Macs are often the black sheep in the many enterprise environments which have been dominated by Windows for nearly two decades, but the growing consumerization of IT is slowly changing that perception. Though Macs often have a higher up-front price than many business-class PCs, Macs are usually believed to have a lower total cost of ownership (TCO) due to lower support costs. A recent survey of IT professionals in large enterprise environments that have a mix of Macs and PCs overwhelmingly agree that Macs cost less than PCs to support.

The Enterprise Desktop Alliance, which seeks to make it easier to integrate Macs in Windows-centric IT deployments, surveyed IT admins from companies that made large deployments, including universities and government agencies. Responses included in EDA’s analysis include those from environments with a mix of Macs and PCs that had a total of 50 servers or over 100 Macs.

A majority of respondents said that Macs cost less in terms of time spent troubleshooting, user training, help desk calls, and system configuration. Admins generally agreed that costs related to software licensing and supporting infrastructure were the same between the two platforms.

Two-thirds of those managing mixed environments plan to increase the number of Macs deployed in 2010. Twenty-nine percent cited lower TCO as a “key reason” for deploying Macs. Almost half cited lower TCO, ease of support, or a combination of the two as leading factors in Mac adoption. User preference and increased productivity were considered important factors as well.

“As a greater percentage of enterprise applications become OS-neutral, the cost to support a more diverse hardware and OS mix will decrease, making Macs a more viable choice for a greater number of users who continue to demand them,” noted Michael Silver, vice president and research director at Gartner, in a recent report on PC trends. Macs tend to be popular among C-level execs, as well as with those in creative departments and developers (especially cross-platform developers).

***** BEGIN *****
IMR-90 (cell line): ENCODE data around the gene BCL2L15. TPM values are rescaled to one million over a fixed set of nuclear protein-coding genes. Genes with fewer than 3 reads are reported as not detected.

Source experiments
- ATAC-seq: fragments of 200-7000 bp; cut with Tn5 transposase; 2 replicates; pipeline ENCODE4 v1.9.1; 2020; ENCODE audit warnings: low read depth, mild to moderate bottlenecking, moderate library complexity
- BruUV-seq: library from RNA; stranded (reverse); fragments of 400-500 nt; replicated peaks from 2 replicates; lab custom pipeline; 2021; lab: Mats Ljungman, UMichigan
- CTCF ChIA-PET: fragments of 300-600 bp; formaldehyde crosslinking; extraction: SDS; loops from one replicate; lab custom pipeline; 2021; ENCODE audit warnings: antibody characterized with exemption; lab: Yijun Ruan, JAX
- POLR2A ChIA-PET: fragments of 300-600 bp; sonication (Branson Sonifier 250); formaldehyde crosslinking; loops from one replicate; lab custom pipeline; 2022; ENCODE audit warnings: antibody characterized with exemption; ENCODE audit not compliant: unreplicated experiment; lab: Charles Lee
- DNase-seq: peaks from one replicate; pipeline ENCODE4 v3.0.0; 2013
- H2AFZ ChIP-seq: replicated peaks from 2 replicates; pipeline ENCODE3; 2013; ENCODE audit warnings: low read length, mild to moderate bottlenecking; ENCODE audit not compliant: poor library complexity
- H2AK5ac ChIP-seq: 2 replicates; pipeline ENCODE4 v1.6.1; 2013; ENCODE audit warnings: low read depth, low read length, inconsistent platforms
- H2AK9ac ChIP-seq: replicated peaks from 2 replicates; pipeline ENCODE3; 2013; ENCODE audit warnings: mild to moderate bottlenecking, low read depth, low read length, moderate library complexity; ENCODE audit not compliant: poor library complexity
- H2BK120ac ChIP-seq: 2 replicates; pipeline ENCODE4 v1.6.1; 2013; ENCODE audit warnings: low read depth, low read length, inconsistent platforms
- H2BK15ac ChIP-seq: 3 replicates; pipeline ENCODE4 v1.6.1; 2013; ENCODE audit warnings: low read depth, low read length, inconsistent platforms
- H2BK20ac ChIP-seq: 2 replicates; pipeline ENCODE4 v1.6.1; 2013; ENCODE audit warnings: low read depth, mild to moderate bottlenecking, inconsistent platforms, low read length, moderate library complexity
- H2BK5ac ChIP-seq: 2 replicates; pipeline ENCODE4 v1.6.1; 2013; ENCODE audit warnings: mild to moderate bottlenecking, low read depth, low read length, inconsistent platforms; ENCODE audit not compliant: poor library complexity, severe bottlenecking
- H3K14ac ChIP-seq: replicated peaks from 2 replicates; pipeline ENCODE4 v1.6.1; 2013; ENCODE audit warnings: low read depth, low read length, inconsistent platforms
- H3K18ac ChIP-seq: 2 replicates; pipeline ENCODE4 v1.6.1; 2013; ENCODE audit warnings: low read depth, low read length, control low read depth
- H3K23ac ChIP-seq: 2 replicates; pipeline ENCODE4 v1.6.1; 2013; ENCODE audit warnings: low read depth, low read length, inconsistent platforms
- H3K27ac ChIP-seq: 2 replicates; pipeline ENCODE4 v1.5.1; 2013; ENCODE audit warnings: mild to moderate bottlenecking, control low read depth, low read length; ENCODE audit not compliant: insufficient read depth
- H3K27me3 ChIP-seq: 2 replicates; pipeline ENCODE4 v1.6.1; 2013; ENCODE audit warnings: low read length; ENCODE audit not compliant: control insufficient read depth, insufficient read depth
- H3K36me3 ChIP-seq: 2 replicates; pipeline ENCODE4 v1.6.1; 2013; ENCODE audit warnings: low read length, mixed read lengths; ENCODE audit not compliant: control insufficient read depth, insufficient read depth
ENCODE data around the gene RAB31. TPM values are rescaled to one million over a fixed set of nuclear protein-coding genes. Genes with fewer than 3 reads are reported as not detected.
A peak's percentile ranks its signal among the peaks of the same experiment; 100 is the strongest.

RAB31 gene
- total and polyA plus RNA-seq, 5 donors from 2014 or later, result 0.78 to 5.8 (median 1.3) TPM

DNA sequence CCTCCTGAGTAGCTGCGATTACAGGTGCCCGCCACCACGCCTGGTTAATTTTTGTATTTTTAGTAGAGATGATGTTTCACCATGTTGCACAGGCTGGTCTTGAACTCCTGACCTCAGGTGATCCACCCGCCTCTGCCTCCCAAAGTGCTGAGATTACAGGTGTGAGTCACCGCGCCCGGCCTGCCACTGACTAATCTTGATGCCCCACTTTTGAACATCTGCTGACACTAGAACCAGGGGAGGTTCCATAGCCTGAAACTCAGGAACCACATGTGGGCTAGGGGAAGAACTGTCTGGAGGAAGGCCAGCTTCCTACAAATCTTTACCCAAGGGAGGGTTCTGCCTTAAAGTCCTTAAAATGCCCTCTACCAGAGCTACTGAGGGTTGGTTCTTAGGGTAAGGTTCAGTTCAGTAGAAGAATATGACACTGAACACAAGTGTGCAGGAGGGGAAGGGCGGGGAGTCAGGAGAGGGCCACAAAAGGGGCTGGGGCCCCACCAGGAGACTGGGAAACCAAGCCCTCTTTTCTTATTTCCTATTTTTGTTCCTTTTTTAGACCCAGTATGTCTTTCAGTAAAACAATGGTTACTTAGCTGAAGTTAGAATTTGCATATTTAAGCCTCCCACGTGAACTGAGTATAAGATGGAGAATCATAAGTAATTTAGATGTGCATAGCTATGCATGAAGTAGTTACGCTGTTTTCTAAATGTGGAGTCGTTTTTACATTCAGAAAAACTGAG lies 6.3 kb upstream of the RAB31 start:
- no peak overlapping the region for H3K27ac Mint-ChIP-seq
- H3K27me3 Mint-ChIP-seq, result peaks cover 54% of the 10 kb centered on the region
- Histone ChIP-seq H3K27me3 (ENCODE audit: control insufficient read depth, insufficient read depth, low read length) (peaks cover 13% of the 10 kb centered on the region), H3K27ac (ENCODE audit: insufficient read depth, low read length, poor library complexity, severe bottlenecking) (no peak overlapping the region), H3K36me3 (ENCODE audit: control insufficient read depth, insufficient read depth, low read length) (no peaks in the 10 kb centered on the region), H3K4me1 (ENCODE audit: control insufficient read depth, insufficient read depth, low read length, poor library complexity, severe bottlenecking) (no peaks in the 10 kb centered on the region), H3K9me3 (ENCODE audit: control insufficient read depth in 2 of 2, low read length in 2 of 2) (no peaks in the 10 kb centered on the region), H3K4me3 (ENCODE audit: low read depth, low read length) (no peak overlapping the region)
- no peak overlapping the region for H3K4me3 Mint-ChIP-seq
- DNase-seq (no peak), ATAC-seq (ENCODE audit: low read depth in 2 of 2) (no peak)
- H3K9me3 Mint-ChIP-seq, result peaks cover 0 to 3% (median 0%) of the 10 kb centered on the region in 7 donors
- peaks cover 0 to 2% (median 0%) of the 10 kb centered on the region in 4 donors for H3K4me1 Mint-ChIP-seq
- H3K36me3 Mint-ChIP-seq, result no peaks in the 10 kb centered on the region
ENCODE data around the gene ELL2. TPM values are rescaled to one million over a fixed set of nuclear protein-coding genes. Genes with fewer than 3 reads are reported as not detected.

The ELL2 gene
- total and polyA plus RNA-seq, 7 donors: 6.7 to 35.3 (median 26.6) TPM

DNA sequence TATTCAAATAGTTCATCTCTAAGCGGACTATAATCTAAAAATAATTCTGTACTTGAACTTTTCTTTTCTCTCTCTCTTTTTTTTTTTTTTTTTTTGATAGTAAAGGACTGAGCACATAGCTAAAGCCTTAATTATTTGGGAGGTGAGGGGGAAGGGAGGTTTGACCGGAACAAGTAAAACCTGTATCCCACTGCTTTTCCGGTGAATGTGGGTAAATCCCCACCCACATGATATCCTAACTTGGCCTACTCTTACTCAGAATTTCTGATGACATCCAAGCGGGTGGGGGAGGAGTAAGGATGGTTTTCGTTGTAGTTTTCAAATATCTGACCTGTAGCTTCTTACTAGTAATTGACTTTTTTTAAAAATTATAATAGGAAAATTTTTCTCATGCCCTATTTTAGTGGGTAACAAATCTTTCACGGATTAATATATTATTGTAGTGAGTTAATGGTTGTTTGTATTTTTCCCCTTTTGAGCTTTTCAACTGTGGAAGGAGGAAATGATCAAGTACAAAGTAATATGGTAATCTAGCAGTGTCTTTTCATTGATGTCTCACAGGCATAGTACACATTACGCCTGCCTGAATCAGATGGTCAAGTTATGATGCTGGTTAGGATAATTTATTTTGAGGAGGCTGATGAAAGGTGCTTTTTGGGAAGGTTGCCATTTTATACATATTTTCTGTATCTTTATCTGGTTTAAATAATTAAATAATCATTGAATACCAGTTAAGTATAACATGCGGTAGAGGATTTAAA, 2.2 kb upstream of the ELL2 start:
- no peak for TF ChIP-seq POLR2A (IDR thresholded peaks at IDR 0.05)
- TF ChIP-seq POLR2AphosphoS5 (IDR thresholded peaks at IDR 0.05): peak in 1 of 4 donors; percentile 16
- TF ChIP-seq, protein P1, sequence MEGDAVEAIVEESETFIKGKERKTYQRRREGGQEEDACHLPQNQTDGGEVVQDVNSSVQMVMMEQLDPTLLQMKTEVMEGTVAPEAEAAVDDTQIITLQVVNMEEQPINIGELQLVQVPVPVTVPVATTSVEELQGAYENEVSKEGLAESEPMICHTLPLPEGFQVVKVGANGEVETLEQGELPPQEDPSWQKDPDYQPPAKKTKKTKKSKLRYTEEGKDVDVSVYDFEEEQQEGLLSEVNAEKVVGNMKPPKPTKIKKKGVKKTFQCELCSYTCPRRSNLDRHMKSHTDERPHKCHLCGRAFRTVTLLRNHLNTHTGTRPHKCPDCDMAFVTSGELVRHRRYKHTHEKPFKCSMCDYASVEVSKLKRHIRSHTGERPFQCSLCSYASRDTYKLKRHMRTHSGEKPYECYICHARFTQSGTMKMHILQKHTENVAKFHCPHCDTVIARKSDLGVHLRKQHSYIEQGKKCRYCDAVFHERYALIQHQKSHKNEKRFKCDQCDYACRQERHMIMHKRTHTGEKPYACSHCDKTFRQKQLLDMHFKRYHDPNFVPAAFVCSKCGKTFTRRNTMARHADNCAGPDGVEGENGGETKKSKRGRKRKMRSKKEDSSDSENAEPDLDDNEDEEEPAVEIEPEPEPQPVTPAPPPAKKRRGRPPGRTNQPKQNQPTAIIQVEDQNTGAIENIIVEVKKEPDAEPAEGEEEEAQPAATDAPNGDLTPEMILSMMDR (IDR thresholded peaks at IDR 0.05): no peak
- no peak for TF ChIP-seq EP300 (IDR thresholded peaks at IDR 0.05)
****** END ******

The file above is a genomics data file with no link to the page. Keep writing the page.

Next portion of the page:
Apple has historically done little to actively develop a traditional strategy to target enterprise deployment. Instead, the company tends to focus on consumers first, and lets individuals drive enterprise demand for its computers and mobile devices. It does, though, make continual small improvements that make it easier to integrate Macs, iPhones, and soon iPads into many corporate environments.

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[From Survey: Macs cost notably less to support than Windows PCs]

That’s a no-brainer! Pretty much every IT person I know makes sure their family members buy Macs so they don’t have to deal with support hassles.

Mar 14

I saw the Swedish film yesterday and it was very well done. The next two parts are due in the UK in September and November and I’m now looking forward to them keenly.


Mar 11

Microprocessor company ARM says there will be more than 50 new tablets launching worldwide to compete with the iPad. [From iPad Could See 50 Tablet Rivals This Year]

It seems quite a few companies think it is a good idea if they are copying it already.

Mar 09

Mozilla’s high-performance TraceMonkey JavaScript engine, which was first introduced in 2008, has lost a lot of its luster as competing browser vendors have stepped up their game to deliver superior performance. Firefox now lags behind Safari, Chrome, and Opera in common JavaScript benchmarks. In an effort to bring Firefox back to the front of the pack, Mozilla is building a new JavaScript engine called JägerMonkey.

The secret sauce that will drive Mozilla’s new JavaScript engine engine into the fast lane is some code borrowed from Apple’s WebKit project. Mozilla intends to bring together the powerful optimization techniques of TraceMonkey and the extremely efficient native code generator of Apple’s JSCore engine. The mashup will likely deliver a significant boost in Firefox’s JavaScript execution speed, making Mozilla’s browser a formidable contender in the ongoing JavaScript speed race.

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[From Mozilla borrows from WebKit to build fast new JS engine]

Another nail in the coffin of Flash.